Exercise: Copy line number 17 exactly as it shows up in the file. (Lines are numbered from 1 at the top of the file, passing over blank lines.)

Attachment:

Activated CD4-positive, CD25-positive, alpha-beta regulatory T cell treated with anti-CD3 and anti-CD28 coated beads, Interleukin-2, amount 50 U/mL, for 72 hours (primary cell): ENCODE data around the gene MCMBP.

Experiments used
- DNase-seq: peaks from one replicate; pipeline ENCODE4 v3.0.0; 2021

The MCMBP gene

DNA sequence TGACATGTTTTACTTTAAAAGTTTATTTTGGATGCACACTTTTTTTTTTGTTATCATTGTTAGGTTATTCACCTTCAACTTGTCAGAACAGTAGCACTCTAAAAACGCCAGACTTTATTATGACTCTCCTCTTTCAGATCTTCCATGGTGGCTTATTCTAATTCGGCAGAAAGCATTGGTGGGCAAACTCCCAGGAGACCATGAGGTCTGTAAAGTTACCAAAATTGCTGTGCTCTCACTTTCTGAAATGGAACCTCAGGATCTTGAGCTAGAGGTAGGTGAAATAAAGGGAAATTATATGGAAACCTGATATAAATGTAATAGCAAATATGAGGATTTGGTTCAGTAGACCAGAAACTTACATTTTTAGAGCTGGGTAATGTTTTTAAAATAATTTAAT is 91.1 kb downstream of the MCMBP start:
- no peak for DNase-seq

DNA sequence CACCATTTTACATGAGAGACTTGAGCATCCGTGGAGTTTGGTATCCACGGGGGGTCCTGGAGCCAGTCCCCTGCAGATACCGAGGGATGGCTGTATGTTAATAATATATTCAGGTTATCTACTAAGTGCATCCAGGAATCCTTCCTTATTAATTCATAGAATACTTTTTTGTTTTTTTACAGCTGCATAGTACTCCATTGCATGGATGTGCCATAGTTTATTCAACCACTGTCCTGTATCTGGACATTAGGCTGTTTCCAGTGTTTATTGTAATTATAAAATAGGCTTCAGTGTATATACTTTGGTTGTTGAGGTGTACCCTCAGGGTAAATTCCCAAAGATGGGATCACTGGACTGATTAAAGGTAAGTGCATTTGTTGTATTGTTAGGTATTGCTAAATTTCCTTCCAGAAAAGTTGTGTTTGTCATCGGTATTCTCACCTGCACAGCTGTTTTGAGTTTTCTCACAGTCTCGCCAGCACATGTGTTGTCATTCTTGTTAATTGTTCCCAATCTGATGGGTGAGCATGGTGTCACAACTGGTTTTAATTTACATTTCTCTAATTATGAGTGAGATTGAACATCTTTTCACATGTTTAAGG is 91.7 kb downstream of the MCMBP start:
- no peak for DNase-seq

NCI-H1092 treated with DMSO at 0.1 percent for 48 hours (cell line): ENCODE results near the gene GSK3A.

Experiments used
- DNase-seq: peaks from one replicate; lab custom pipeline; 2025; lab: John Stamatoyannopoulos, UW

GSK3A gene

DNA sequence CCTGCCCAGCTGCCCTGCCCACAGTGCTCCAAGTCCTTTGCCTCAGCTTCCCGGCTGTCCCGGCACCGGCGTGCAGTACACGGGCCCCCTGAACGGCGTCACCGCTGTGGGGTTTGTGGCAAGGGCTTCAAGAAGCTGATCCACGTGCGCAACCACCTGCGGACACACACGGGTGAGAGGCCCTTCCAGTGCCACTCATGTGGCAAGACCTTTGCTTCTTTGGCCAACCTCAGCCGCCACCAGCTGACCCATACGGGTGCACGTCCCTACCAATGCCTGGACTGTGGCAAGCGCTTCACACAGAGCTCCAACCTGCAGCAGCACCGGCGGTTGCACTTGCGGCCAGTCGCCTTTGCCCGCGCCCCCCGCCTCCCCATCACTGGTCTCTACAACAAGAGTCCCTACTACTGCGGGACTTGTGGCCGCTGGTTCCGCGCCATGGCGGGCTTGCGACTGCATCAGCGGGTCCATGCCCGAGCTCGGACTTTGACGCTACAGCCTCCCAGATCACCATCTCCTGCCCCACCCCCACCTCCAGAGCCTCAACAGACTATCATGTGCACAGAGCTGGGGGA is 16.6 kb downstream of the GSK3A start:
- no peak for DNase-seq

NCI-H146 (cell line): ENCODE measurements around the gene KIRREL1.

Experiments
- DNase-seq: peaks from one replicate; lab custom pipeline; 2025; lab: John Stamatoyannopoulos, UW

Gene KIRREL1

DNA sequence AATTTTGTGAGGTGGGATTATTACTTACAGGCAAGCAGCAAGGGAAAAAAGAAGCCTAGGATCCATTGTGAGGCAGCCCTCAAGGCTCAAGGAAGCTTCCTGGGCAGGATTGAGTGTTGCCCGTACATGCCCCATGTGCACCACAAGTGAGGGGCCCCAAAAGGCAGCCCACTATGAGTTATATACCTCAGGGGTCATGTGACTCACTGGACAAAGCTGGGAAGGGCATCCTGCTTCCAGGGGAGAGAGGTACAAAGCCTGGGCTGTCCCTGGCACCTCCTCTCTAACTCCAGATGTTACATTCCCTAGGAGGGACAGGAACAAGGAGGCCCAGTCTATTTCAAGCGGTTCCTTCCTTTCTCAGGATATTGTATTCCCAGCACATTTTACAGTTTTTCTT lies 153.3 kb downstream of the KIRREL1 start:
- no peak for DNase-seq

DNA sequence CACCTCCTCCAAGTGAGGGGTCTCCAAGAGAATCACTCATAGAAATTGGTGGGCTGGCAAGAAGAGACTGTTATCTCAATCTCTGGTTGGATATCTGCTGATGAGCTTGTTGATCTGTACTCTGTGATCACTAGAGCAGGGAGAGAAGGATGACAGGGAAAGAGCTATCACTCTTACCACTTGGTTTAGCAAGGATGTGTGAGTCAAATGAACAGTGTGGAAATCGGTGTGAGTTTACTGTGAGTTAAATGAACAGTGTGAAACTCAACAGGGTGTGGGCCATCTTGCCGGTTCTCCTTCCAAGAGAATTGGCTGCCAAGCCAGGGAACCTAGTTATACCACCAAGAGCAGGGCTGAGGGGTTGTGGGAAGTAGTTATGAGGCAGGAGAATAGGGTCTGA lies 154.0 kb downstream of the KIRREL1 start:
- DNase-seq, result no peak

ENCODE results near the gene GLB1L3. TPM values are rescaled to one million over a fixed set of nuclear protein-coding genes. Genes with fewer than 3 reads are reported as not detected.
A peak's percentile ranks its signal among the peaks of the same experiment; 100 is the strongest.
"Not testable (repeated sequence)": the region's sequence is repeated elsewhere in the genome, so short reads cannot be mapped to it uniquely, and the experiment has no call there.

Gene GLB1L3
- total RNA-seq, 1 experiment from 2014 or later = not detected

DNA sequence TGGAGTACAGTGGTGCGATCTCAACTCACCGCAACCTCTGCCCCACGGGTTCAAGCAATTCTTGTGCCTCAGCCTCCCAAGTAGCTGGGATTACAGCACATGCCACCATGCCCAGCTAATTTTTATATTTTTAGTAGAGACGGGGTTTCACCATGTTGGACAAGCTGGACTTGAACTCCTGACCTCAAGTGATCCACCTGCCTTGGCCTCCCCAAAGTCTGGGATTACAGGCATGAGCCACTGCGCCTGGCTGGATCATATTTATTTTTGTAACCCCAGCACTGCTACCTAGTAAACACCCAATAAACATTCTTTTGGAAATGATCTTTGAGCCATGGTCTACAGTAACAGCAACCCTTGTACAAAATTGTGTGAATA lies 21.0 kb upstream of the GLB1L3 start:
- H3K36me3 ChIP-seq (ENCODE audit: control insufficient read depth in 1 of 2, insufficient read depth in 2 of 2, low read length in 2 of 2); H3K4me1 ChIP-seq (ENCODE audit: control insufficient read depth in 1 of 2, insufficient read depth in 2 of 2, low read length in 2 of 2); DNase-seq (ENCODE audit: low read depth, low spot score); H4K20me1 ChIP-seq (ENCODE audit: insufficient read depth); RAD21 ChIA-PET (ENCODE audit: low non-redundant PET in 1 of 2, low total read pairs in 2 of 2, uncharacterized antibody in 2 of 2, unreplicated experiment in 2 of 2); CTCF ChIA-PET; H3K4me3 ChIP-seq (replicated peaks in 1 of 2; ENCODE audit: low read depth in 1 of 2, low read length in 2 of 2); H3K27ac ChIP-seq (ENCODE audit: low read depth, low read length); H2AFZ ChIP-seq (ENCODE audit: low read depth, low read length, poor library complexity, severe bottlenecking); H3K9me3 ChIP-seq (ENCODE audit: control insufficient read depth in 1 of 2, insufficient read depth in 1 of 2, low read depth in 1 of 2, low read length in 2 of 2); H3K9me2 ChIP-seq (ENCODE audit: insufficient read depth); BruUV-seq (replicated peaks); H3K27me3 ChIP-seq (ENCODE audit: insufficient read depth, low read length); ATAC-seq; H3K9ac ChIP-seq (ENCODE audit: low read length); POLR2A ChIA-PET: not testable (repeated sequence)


- DNase-seq: peaks from one replicate; lab custom pipeline; 2025; lab: John Stamatoyannopoulos, UW